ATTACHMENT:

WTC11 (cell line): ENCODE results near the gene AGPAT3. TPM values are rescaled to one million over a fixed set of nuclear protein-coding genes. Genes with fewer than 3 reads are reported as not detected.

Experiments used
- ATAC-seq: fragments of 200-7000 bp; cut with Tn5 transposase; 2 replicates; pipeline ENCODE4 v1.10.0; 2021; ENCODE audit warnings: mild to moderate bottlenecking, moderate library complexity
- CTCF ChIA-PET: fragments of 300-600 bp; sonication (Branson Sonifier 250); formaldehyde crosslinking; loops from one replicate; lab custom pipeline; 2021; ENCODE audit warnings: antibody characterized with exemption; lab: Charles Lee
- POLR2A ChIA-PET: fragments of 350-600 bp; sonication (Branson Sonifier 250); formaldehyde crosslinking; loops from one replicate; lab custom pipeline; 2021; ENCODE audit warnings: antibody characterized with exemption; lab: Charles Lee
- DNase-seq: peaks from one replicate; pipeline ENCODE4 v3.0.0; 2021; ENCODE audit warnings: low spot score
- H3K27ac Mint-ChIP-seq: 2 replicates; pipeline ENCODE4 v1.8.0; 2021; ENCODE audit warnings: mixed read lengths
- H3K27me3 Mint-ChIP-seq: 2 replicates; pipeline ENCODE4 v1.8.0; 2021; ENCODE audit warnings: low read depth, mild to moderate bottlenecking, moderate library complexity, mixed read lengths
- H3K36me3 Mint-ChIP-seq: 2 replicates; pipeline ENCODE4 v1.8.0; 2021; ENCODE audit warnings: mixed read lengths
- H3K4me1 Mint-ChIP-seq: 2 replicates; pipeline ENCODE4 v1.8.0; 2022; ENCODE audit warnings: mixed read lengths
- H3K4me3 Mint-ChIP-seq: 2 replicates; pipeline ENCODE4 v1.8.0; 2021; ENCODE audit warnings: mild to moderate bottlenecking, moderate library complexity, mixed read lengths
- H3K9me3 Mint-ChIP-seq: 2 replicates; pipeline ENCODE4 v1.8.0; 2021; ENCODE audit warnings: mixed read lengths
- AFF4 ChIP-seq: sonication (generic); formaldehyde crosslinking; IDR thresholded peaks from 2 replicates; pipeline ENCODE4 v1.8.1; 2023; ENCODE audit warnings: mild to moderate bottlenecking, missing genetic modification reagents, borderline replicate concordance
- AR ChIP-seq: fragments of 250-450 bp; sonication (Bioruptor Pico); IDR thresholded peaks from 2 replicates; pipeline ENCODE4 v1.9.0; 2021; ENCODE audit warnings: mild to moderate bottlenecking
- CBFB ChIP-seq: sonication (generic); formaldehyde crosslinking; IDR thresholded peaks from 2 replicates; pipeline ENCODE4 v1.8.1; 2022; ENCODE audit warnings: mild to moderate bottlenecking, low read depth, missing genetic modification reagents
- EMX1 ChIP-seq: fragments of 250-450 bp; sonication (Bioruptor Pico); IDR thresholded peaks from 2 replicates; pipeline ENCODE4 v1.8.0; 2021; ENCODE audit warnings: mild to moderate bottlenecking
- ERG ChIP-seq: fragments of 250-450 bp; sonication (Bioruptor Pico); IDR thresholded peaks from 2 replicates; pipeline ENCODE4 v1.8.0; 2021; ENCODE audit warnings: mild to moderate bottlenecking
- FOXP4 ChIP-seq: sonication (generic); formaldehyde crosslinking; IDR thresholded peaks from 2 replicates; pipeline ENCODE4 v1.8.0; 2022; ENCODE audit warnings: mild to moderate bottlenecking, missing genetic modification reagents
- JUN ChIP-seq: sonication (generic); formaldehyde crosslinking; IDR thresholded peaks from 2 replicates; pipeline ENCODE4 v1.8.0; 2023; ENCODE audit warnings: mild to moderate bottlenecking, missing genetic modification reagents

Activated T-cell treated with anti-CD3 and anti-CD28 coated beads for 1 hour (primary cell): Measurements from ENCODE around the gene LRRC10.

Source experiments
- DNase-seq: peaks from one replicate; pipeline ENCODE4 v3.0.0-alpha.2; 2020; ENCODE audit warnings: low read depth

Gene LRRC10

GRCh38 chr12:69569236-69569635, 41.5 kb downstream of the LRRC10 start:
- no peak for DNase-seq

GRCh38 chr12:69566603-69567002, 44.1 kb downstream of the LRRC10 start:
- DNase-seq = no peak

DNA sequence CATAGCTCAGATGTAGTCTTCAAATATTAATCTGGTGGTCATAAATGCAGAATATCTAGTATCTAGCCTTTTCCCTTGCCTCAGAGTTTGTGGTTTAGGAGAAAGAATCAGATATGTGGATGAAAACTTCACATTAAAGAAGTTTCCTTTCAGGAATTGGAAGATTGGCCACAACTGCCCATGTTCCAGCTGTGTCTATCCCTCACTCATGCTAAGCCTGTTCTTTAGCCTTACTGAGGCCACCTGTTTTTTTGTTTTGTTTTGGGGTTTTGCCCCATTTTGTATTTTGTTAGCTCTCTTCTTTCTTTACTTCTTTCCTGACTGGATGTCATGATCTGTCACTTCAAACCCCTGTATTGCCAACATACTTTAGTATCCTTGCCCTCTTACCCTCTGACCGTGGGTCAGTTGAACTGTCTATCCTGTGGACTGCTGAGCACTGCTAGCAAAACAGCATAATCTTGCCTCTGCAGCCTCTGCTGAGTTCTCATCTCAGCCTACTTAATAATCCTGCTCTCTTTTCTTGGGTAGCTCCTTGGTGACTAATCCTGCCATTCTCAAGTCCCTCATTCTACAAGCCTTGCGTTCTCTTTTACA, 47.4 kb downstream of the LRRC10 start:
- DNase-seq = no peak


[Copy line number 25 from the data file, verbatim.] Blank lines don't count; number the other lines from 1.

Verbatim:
- no peak for DNase-seq